bims-bicyki Biomed News
on Bicaudal-C1 and interactors in cystic kidney disease
Issue of 2020‒12‒27
seven papers selected by
Céline Gagnieux
École Polytechnique Fédérale de Lausanne (EPFL)


  1. Neoplasia. 2021 Jan;pii: S1476-5586(20)30183-4. [Epub ahead of print]23(1): 169-180
    Lin CJ, Dang A, Hernandez E, Hsieh JT.
      Primary cilium is a microtubule-based organelle that projects from the surfaces of most mammalian cell types and protrudes into the extracellular milieu as an antenna-like sensor to senses extracellular physical and biochemical signals, and then transmits signals into cytoplasm or nucleus to regulate numerous physical and developmental processes. Therefore, loss of primary cilia is associated to multiple cancer progression, including skin, breast, pancreas, ovarian, prostate, and kidney cancers. Our previous studies demonstrate that high prevalent loss of DAB2 Interacting Protein (DAB2IP) is associated with renal cell carcinoma, and we found a kinesin-like protein, kinesin family member 3A (KIF3a), was significantly increased in DAB2IP-interacting protein fraction. KIF3 is one of the most abundant kinesin-2 family proteins expressed in cells, and it is necessary for ciliogenesis. In this study, we observed that loss of DAB2IP in normal kidney epithelial cell significantly impair primary cilia formation. We unveiled a new mechanism of primary cilia stability via DAB2IP and KIF3a physical interaction at DAB2IP-PH domain. Furthermore, we found that KIF3a also act as a tumor suppressor in renal cell carcinoma, affect tumor development and patient survival.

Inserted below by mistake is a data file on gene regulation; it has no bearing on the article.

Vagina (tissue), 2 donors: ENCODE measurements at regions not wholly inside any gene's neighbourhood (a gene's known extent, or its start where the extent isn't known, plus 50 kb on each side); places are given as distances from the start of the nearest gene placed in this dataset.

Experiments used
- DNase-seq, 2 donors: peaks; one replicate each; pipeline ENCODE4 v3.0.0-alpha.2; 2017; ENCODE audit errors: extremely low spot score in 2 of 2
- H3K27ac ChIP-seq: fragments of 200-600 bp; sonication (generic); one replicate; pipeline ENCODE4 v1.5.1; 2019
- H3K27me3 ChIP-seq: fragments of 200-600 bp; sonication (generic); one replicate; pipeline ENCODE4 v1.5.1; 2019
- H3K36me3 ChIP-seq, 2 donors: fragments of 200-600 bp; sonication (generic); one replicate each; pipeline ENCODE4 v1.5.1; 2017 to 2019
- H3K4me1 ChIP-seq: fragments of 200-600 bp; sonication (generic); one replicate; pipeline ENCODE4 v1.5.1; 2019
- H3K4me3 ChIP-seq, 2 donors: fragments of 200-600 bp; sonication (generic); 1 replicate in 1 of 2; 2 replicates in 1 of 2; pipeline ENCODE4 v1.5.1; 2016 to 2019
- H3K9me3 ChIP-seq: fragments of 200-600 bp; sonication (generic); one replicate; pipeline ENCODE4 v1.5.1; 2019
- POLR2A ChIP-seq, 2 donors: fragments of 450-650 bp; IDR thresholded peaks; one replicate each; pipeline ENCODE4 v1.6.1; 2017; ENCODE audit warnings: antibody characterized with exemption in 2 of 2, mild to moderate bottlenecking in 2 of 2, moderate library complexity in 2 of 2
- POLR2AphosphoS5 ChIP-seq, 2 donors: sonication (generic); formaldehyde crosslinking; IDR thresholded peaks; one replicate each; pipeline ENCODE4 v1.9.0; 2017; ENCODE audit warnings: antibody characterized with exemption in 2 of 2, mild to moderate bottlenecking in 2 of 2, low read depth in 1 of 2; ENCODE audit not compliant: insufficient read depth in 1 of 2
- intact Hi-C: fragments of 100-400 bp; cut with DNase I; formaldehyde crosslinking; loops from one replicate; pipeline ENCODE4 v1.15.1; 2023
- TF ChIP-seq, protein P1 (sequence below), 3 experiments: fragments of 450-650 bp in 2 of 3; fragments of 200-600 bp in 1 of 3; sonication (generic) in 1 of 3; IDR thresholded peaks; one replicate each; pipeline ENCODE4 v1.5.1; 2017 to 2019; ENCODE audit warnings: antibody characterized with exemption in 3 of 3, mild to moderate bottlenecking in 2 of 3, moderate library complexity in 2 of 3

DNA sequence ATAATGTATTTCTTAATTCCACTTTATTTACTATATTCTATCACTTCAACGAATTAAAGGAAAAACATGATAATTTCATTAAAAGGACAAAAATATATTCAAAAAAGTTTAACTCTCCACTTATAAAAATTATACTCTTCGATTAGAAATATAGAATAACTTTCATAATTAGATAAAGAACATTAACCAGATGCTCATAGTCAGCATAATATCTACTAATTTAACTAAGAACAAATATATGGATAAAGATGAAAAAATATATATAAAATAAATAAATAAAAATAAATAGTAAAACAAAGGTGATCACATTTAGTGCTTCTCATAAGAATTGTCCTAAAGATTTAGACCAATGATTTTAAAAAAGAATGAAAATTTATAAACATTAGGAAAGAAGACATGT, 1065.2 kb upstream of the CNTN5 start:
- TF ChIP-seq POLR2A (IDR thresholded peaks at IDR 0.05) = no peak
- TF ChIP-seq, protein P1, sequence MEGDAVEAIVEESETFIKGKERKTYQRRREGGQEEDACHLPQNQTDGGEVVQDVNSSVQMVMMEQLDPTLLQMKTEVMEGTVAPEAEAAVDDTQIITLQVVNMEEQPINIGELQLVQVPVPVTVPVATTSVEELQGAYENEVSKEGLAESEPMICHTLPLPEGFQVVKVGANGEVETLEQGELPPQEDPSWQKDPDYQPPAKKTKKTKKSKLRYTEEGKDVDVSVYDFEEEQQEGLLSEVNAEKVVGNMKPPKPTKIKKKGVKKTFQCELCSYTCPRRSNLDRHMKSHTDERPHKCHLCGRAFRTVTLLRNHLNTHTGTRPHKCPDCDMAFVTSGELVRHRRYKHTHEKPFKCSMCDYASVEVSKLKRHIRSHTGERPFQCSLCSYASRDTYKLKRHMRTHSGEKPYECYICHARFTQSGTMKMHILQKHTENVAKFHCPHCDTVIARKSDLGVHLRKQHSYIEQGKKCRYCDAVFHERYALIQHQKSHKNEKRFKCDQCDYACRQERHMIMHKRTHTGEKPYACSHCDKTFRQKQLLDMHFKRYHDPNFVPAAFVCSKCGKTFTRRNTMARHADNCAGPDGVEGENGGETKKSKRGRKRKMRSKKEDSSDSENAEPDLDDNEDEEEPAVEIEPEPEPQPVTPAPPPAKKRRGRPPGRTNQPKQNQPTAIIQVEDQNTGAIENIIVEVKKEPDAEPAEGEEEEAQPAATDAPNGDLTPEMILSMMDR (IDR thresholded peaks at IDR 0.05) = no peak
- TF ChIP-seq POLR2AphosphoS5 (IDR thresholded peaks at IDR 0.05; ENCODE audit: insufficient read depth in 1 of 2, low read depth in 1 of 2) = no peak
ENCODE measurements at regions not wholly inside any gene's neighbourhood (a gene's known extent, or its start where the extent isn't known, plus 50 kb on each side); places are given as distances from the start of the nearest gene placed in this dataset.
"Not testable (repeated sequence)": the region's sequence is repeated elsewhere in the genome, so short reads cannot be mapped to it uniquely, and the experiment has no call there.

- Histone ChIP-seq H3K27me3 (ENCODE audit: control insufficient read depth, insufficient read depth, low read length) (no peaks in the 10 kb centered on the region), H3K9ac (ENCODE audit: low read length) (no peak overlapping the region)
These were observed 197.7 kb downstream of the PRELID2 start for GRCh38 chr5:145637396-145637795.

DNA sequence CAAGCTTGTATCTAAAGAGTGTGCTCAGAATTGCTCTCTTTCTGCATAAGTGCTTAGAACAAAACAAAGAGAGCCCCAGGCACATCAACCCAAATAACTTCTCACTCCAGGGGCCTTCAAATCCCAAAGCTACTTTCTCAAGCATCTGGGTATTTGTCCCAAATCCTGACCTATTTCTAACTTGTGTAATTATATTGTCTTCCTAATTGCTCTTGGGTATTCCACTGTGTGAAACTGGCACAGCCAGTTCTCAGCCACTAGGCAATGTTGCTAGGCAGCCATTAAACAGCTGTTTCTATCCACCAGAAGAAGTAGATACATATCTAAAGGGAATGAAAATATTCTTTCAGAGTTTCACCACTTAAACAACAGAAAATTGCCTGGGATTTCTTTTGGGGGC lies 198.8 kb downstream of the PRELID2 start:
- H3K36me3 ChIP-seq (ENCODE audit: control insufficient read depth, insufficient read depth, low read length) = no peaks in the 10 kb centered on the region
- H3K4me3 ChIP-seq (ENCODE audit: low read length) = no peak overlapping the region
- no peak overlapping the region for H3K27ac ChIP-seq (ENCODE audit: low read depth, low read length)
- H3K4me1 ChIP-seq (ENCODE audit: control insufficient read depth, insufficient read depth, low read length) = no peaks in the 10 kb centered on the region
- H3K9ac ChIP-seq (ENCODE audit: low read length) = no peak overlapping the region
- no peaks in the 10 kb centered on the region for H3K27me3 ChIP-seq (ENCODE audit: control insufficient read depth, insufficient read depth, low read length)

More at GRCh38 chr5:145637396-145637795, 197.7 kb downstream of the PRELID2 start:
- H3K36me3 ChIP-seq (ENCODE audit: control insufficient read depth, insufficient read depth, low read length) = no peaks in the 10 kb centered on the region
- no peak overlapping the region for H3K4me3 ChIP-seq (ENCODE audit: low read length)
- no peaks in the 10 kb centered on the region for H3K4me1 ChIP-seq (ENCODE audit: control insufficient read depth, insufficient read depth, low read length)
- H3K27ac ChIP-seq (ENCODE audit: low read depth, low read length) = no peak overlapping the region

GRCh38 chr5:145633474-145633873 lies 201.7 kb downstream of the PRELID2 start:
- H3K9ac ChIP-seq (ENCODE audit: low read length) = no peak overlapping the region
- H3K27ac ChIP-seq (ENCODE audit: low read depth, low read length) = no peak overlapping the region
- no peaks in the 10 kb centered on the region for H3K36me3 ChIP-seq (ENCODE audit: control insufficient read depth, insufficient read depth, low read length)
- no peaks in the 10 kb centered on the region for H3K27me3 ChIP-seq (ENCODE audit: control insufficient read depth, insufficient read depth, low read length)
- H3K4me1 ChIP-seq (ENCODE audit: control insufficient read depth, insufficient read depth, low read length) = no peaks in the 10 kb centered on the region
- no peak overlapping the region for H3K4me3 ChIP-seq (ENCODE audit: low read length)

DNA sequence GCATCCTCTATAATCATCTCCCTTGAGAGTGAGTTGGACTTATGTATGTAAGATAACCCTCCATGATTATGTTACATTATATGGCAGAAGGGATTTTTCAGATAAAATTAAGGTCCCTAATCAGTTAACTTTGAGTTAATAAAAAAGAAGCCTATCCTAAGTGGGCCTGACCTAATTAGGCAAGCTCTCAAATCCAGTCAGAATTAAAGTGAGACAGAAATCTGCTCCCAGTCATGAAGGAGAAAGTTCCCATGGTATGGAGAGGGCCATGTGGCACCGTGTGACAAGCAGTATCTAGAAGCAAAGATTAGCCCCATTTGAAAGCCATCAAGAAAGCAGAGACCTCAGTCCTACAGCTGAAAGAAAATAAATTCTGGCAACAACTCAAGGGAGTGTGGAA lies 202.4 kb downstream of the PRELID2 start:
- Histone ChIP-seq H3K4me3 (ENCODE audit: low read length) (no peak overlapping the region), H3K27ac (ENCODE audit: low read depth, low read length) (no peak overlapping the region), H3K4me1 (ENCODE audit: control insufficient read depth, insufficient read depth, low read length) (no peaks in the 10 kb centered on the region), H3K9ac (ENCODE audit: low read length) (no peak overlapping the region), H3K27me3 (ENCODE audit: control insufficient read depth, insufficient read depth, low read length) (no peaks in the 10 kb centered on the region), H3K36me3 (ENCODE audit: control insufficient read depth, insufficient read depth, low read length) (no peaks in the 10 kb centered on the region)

Keywords:  DAB2IP; KIF3a; Primary cilia; Renal cell carcinoma; Tumor suppressor gene
    DOI:  https://doi.org/10.1016/j.neo.2020.12.002
  2. Int J Nephrol. 2020 ;2020 4108418
    Malmberg MH, Mose FH, Pedersen EB, Bech JN.
      The final dilution of urine is regulated via aquaporin-2 water channels in the distal part of the nephron. It is unclear whether urine dilution ability in autosomal dominant polycystic kidney disease patients (ADPKD patients) differs from other patients with similar degree of impaired renal function (non-ADPKD patients). The purpose of this case control study was to measure urine dilution ability in ADPKD patients compared to non-ADPKD patients and healthy controls. Methods. Eighteen ADPKD, 16 non-ADPKD patients (both with chronic kidney disease, stage I-IV), and 18 healthy controls received an oral water load of 20 ml/kg body weight. Urine was collected in 7 consecutive periods. We measured free water clearance (CH2O), urine osmolality, urine output, fractional excretion of sodium, urine aquaporin2 (u-AQP2), and urine epithelial sodium channel (u-ENaC). Blood samples were drawn four times (at baseline, 2 h, 4 h, and 6 hours after the water load) for analyses of plasma osmolality, vasopressin, renin, angiotensin II, and aldosterone. Brachial and central blood pressure was measured regularly during the test. Results. The three groups were age and gender matched, and the patient groups had similar renal function. One hour after water load, the ADPKD patients had an increased CH2O compared to non-ADPKD patients (2.97 ± 2.42 ml/min in ADPKD patients vs. 1.31 ± 1.50 ml/min in non-ADPKD patients, p0.029). The reduction in u-AQP2 and u-ENaC occurred earlier in ADPKD than in non-ADPKD patients. Plasma concentrations of vasopressin, renin, angiotensin II, and aldosterone and blood pressure measurements did not show any differences that could explain the deviation in urine dilution capacity between the patient groups. Conclusions. ADPKD patients had a higher CH2O than non-ADPKD patients after an oral water load, and u-AQP2 and u-ENaC were more rapidly reduced than in non-ADPKD patients. Thus, urine-diluting capacity may be better preserved in ADPKD patients than in non-ADPKD patients.